7. ^ University of Regina operates as an anglophone institution. However, its institution La Cité is francophone.[36]
  8. ^ 2020 as University
  9. ^ Concordia University of Edmonton was formerly affiliated with Lutheran Church-Canada until 2016, when the university ended its affiliation and became a secular institution.
  10. ^ St. Stephen's University was established as a Christian institution, although later became seclarized.[46]


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  19. ^ "About: A Proud Tradition of Academic Excellence and Faith". Crandall University. Retrieved 30 June 2019.
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  21. ^ "About the School of Music". Memorial University. Archived from the original on 2008-10-25. Retrieved 2008-10-12.
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  27. ^ "Search". Ontario Colleges. Retrieved 2023-10-26.
  28. ^ Girard, Daniel (2007-09-20). "University of Toronto (Mississauga): Best of both worlds". Toronto Star. Archived from the original on 2008-04-10. Retrieved 2008-04-21.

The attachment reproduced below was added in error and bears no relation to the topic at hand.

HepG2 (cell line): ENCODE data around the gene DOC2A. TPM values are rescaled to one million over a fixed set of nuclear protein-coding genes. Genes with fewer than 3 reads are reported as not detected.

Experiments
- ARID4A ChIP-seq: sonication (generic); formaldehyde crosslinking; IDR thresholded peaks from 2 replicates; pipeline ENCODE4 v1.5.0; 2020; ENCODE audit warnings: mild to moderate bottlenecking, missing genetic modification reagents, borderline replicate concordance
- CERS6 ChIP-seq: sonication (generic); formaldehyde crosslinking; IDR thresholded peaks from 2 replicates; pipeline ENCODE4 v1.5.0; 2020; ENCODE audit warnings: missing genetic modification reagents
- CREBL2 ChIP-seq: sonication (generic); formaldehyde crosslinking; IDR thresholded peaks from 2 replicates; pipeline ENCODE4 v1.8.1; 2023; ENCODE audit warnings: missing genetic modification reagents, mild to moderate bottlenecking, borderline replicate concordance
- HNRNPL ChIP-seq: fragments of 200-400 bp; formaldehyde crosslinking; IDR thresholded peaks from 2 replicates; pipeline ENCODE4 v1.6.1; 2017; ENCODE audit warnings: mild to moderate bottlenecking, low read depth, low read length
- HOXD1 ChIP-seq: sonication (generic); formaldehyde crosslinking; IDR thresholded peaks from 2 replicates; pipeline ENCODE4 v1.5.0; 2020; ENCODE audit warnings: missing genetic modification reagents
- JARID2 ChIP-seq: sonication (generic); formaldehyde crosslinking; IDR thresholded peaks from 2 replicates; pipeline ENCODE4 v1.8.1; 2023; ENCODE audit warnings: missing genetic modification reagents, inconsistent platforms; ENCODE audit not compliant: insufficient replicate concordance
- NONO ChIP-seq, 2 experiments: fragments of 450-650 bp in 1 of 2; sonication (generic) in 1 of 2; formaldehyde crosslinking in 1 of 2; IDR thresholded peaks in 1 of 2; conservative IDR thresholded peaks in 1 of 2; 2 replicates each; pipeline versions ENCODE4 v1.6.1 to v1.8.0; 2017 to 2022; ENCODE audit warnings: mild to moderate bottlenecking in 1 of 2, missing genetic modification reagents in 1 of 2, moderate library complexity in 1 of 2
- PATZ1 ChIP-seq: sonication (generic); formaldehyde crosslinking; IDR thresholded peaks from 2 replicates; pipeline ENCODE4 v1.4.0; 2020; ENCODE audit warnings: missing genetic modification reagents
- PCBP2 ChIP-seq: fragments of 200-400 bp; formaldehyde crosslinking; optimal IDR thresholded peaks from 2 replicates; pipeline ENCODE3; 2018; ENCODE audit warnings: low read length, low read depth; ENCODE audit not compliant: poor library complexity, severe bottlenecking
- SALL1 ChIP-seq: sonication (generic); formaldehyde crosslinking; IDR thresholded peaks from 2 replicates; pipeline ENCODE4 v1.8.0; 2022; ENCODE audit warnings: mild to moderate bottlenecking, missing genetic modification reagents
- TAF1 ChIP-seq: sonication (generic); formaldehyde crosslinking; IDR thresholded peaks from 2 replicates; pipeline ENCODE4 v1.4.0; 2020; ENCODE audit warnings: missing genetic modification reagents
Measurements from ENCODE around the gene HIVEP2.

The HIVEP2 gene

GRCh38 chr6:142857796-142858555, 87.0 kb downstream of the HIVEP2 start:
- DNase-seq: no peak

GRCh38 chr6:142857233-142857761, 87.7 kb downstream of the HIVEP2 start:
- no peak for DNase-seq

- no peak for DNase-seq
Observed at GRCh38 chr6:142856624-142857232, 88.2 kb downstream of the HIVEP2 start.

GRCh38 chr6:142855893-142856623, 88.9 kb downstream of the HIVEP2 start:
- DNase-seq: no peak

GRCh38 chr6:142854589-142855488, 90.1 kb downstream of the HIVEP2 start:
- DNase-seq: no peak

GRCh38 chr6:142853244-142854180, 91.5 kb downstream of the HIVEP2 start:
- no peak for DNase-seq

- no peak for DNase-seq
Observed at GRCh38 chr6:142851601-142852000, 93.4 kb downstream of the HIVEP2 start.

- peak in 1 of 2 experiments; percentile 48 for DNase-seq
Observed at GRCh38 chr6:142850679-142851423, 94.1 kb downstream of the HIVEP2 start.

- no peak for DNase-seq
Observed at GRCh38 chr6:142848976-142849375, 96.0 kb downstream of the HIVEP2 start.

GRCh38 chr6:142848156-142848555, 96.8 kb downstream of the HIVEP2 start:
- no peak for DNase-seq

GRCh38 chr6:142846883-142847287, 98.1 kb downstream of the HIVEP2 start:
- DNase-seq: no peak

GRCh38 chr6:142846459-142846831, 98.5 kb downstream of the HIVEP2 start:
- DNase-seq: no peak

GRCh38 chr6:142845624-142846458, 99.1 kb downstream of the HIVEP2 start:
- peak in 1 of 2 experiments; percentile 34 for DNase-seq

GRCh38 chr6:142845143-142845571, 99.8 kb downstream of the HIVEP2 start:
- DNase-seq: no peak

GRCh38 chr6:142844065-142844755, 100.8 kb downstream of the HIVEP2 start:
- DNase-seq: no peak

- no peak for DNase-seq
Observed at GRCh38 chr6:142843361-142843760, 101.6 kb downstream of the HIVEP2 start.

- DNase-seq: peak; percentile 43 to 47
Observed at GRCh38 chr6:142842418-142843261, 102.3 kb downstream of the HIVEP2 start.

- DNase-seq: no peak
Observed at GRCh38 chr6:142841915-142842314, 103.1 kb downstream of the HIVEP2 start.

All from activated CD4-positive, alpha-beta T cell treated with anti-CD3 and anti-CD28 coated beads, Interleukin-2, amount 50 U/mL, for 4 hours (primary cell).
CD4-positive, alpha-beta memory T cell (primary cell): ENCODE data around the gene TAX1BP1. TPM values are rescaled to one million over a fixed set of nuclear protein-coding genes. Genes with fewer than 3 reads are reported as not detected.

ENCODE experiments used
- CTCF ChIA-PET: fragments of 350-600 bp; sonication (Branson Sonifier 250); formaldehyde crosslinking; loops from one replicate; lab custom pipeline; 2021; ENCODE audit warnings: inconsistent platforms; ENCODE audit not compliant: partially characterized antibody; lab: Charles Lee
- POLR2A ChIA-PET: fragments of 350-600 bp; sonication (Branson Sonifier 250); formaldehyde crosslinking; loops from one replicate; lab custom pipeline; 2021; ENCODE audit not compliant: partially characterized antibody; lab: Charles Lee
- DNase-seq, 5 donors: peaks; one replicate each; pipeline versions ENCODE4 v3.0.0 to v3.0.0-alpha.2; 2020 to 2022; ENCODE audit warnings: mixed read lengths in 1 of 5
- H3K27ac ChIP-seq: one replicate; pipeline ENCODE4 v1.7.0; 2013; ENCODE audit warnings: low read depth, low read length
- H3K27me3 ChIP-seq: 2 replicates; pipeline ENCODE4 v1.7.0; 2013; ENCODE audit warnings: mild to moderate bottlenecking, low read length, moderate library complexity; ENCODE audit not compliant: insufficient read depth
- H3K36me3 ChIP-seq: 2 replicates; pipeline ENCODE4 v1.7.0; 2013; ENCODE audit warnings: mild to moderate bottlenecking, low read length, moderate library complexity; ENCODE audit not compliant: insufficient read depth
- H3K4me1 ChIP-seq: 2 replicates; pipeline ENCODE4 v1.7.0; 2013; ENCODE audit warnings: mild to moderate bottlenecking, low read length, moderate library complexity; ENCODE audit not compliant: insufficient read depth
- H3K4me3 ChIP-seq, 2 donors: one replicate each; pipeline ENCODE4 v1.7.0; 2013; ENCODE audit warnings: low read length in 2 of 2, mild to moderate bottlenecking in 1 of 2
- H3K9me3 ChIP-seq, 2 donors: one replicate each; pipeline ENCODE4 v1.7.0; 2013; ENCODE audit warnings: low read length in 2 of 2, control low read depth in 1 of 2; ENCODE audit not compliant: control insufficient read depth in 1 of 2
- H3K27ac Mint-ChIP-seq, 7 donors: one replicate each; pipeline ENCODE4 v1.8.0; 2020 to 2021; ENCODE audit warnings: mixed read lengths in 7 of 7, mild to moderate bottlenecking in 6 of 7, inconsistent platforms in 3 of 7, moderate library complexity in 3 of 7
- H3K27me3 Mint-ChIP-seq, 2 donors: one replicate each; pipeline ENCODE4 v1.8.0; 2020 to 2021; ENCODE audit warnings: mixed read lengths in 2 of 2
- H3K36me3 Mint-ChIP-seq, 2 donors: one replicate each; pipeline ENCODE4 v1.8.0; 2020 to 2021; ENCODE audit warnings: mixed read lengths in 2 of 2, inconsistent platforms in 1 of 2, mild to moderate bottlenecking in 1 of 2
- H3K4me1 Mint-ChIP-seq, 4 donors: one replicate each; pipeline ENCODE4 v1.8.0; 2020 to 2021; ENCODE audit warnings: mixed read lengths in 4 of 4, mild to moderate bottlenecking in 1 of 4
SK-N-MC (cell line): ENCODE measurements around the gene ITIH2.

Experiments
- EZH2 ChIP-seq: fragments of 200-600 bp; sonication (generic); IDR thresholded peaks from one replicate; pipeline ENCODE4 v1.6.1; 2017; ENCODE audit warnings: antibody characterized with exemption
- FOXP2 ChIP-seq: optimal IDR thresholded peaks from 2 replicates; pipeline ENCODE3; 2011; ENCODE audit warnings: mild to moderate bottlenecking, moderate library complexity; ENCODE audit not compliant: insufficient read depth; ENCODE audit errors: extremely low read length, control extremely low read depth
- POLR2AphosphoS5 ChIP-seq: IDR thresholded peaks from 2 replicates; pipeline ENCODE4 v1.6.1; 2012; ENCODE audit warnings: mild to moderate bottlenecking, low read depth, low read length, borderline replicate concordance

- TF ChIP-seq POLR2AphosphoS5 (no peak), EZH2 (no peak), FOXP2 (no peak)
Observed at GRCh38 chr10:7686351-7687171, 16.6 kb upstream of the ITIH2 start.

29. ^ "CUDO - A6 :: Total Enrolment by Program". Retrieved 2020-01-24.
  30. ^ "Higher Education and Corporate Services". Government of Prince Edward Island. Archived from the original on 2008-10-11. Retrieved 2008-10-11.
  31. ^ "University of Prince Edward Island". The Canadian Encyclopedia. Archived from the original on 2014-12-06. Retrieved 2008-10-12.
  32. ^ "Applications and Admissions". University of Prince Edward Island. Archived from the original on 2016-10-22. Retrieved 2016-10-22.
  33. ^ "Quality Assurance Practices for Postsecondary Institutions in Saskatchewan". Canadian Information Centre for International Credentials. 2008-01-25. Archived from the original on 2008-12-04. Retrieved 2008-10-11.
  34. ^ "Our History". First Nations University of Canada. Archived from the original on 2007-08-11. Retrieved 2008-10-24.